(6.4)
?3 B + ?4 2B = R1 (E 2 , H 2 , E H)E + R2 (E 2 , H 2 , E H)H,

(6.5)
div D = ?, div B = 0,

where F1 , F2 , R1 , R2 are functions of fields E and H, c in equations (6.2), (6.3) can
be a function of (t, x), c = c(t, x), or depend on the gravity potential V , c = C(V ).
Nonlinear wave equations for E and H have form

?2E ?2H
? c2 ?E = 0, ? c2 ?H = 0, (6.6)
2 2
?t ?t
or
?2E ?2H
? ?(c2 E) = 0, ? ?(c2 H) = 0; (6.7)
2 2
?t ?t
or
?2 ?2
1 1
? ?E = 0, ? ?H = 0, (6.8)
E H
?t2 c2 ?t2 c2
with one of the conditions
?E
+ ?H
1 ?t ?t
2
(6.9)
c=
2 (rot H)2 + (rot E)2
or
?c2 ?c2
(6.10)
= 0.
?xµ ?xµ
or
?c2
= ?(E 2 H 2 , E H)F?? c? , (6.11)

?xµ

c? is the four-velocity of the light (electromagnetic field), c2 = c? c? .
Equations of hydrodynamical type for electromagnetic field have form

?E
= a1 ? ? (c ? H) + a2 ? ? (c ? E) ,
?t
?H (6.12)
= b1 ? ? (c ? E) + b2 ? ? (c ? H) ,
?t
?c
+ (c?)c = R1 E + R2 H,
?t
354 W.I. Fushchych

c is the three-velocity of the light, where a1 , a2 , b1 , b2 , R1 , R2 are functions of E 2 ,
H 2 , E H.
Maxwell’s equations in a moving frame with the velocity can be generalized in
such forms
?E ?E ?H ?H
+ ? 1 vk + ?2 rot H = 0, + ? 3 vk + ?4 rot E = 0,
?t ?xk ?t ?xk
or
?E ?H ?H ?E
+ ? 1 vk + ?2 rot H = 0, + ? 3 vk + ?4 rot E = 0,
?t ?xk ?t ?xk
?vk
+ vl ?vk = 0.
with the conditions ?t ?xl

6.3 Equations for fields with the spin 1/2
Fields with the spin 1/2 are described, as a rule, by first-order equations, by the Dirac
equation. However, such fields can be also described by second-order equations. Some
of such equations are adduced below:
? ? ?
pµ pµ ? = F1 (??)?, ??µ pµ ? = F2 (??); (6.13)
? ? ?
pµ pµ ? = R1 (??)?, (??µ ?)pµ ? = F2 (??)?; (6.14)
? ? ? ?
pµ pµ ? = F1 (??)?, (??µ ?)(?pµ ?) = F3 (??); (6.15)
?
pµ pµ ? + ??µ pµ ? = F (??)?; (6.16)
? ? ? ?
p0 ? = {(??0 ?)(??k ?)pk + m??0 ?}?.
pµ pµ ? = F1 (??)?,

6.4 How to extend symmetry of an equation
with arbitrary coefficients?
Let us consider the a second-order equation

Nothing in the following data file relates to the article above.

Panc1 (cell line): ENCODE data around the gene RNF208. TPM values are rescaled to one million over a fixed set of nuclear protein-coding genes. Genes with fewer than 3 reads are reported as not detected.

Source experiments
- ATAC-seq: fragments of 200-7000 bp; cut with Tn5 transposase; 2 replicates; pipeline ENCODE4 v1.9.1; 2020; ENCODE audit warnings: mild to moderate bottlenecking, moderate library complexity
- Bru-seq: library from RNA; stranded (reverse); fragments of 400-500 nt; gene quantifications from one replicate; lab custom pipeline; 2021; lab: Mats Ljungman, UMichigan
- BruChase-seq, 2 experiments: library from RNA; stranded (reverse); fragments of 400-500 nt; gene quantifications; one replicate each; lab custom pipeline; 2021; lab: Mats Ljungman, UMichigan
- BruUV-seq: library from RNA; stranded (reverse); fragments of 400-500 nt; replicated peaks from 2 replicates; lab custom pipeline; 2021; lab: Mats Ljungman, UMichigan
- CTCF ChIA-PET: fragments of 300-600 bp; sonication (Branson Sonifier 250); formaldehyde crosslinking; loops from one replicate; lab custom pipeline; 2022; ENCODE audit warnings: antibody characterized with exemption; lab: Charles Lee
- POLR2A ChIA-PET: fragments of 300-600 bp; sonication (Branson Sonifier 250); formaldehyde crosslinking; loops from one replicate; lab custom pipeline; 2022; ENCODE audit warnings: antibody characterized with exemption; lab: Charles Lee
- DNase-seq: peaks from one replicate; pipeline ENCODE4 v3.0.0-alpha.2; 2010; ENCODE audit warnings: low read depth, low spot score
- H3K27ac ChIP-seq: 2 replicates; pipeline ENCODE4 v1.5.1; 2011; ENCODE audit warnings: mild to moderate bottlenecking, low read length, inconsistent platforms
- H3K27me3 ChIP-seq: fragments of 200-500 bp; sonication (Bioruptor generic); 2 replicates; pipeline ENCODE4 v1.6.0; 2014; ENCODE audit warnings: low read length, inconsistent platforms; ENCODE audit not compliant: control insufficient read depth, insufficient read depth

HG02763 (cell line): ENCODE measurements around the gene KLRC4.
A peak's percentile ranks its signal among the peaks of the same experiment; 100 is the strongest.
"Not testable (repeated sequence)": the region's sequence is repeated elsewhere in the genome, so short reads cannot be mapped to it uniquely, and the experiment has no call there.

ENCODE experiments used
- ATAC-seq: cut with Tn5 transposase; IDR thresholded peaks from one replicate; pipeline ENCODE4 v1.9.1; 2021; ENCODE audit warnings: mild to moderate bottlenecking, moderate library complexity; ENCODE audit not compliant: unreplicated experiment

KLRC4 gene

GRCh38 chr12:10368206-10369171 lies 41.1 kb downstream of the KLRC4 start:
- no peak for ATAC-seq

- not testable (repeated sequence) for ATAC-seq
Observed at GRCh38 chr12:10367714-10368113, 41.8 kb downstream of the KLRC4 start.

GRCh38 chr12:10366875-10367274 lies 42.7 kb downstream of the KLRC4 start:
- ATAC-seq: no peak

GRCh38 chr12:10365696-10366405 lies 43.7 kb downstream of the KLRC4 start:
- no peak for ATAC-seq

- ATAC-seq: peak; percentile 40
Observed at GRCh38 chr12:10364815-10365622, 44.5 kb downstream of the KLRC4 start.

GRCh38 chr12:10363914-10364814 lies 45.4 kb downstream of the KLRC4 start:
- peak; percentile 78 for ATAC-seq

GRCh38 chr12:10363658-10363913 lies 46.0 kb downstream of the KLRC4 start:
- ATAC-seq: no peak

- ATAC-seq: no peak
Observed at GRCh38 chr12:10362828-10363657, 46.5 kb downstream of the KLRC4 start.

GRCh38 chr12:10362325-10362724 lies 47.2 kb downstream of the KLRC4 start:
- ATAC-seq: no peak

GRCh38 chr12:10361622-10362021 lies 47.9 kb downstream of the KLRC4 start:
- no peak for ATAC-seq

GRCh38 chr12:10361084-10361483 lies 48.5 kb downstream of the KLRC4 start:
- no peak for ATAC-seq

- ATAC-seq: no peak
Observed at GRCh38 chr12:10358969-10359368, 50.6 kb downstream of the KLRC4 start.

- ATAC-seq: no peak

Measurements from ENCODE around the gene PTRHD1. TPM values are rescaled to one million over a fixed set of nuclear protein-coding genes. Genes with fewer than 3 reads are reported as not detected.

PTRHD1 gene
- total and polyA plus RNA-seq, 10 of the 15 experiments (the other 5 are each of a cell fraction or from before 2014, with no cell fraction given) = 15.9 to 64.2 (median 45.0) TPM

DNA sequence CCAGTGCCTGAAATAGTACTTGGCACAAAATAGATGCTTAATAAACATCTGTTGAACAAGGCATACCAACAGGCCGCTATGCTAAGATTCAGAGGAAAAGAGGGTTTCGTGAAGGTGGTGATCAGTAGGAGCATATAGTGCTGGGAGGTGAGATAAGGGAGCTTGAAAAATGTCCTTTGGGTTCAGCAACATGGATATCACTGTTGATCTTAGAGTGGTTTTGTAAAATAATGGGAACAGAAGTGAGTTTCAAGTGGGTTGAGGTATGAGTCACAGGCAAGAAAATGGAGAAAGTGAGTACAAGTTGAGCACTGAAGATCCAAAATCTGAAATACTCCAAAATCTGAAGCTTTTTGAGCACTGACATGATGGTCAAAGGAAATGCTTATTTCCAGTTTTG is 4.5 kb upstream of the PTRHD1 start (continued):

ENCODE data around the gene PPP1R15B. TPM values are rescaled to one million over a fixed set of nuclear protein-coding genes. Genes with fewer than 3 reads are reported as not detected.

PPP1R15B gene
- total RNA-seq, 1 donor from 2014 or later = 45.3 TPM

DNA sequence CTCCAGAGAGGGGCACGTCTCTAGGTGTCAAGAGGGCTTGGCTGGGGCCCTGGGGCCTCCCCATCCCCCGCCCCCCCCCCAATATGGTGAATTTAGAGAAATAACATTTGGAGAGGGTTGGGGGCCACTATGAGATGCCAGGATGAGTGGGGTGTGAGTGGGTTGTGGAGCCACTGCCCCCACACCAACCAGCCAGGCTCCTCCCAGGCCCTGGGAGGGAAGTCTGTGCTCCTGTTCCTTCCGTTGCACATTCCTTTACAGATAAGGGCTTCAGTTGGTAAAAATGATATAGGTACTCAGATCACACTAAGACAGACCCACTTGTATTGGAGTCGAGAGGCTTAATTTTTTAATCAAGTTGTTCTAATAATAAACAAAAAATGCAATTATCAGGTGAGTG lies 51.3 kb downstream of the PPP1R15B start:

?2u ?u
(6.17)
aµ? (x) µ ? + bµ (x) µ + F (u) = 0.
?x ?x ?x
Equation (6.17) with arbitrary fixed coefficients has only a trivial symmetry (x >
x = x, u > u = u). However, if we do not fix coefficient functions aµ? (x), bµ (x),
such an equation can have wide symmetry. E.g., if aµ? , bµ satisfy the equations
?u ?u
2aµ? = (6.18)
F1 (u)
?xµ ?x?
or
?2u
?u
2bµ = F2 (u) 2aµ? (6.19)
, = F3 (u),
?xµ ?xµ ?x?
then the nonlinear system (6.17), (6.18), (6.19) is invariant with respect to the Poin-
car? group P(1,3). Let us emphasize that here even if we put F1 = 0, F2 = 0,
e
Ansatz ’95 355

equations (6.17), (6.18), (6.19) are a nonlinear system of equations. With some parti-
cular functions F1 and F2 , it is possible to construct ansatzes which reduce system
(6.17), (6.18), (6.19) to the system of ordinary differential equations.
So, considering (6.17) as a nonlinear equation with additional conditions for aµ? ,
b? , we can construct the exact solution for eqation (6.17). The adduced idea about
extension of the symmetry of (6.17) can be used for construction of exact solutions
for motion equations in gravity theory.
The second example of equations which have wide symmetry is

? 2 F??
(6.20)
vµ v? µ ? = 0,
?x ?x
?v?
(6.21)
vµ = 0.
?xµ
If in (6.20) vµ are fixed functions the equation, as a rule, has trivial symmetry.